In his most recent State of the Union address on Jan. 8, President Barack Obama proposed to make the first two years of community college free for everyone who follows certain guidelines.
To be eligible for this proposal, the student must attend community college at least part time, maintain a 2.5 GPA, and show steady progress towards finishing their classes. Consequently, colleges would be expected to offer classes that transfer these credits to public four-year colleges, universities or occupational training programs.
With these opportunities available, more students can enter institutions that lead to in-demand degrees and certifications. In this plan, the federal government would cover three-quarters of the average cost, with the participating state contributing to the rest of the tuition.
A full-time community college student would save roughly $3,800 in tuition per year and the program would benefit about nine million students each year.
This proposal would make two years of community college “as free as high school for responsible students,” said White House Adviser Cecelia Munzo.
For many avid students, this proposal will make college an option they did not have before.
“I think this is a good proposal because it helps people who do not have enough money to go to college,” sophomore Isabella Dutra commented.
Social studies teacher Ms. Christine Aragon thinks similarly about the proposal. “Any opportunity for more education is beneficial for students,” Ms. Aragon commented.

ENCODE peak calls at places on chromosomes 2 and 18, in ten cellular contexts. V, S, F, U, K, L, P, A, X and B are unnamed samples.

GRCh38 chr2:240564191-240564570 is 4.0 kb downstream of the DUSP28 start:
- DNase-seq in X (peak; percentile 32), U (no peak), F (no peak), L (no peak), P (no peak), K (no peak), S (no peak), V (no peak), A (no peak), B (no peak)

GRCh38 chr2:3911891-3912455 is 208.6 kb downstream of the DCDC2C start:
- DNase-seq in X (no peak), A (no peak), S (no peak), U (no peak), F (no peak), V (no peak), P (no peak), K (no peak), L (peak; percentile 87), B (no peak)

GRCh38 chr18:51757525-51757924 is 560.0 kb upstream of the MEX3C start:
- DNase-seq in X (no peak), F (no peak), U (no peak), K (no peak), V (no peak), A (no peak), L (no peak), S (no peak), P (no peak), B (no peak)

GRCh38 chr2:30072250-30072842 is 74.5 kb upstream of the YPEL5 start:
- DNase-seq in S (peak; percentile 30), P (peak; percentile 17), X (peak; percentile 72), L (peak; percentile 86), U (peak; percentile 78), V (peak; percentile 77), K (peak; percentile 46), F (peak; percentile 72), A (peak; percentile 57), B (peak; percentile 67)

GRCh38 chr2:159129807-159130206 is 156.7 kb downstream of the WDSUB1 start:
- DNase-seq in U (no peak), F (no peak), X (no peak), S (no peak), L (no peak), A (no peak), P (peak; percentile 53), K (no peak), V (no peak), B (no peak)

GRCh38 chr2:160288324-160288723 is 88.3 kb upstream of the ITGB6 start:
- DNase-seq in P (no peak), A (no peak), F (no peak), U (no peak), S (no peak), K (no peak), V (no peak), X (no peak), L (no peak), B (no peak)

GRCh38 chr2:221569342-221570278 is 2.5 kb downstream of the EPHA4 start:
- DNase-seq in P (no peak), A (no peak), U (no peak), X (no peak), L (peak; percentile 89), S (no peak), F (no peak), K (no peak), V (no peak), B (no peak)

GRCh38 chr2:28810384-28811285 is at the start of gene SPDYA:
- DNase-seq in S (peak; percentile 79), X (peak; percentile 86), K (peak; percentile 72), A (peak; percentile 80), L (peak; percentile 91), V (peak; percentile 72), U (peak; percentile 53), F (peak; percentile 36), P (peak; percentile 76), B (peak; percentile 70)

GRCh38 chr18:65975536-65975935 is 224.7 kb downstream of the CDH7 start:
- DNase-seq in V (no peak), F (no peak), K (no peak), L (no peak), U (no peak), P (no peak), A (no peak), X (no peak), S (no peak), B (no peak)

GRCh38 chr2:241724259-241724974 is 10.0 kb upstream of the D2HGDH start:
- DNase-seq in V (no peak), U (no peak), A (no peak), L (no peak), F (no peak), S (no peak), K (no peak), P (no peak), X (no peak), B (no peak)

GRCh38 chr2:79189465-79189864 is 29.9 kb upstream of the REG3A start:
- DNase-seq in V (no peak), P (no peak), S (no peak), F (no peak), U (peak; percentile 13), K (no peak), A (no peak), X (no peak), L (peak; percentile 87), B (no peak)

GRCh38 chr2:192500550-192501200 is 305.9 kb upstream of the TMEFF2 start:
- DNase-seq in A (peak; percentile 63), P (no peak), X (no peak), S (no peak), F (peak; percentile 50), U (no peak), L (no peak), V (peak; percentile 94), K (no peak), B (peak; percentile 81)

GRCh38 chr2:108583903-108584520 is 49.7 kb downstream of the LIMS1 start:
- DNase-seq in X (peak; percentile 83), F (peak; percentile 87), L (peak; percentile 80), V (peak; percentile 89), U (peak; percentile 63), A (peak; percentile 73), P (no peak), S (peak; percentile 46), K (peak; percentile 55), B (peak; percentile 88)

Not everyone feels strongly in favor of the new proposal, however. Louisiana governor, Bobby Jindal asked satirically, “Why stop there? Why not have the government buy a car and a house for everyone?”
Others argue that the federal government, if the act were passed, would be getting too involved in citizens’ lives. The proposal is not the President’s first time trying to reduce the cost of college. Though his attempts have not been highly successful so far, he has not given up.
Obama’s administration has helped to change the student loan system to cut out special fees charged by banks. They also raised the Pell Grant award maximum to $1,000, helping students from middle-class and poor families attend college.
Even though the cost of community college is immensely cheaper than a standard four-year college, it is still expensive. The average cost of a four-year college in Wyoming, the least populated state, is $4,646 and a community college is $2,719.
The cost of a community college is almost half that of a standard four-year college. This remains only merely a proposal at this stage, and Congress must approve it before any change will happen. It may therefore be years before there are any differences in the price of education.
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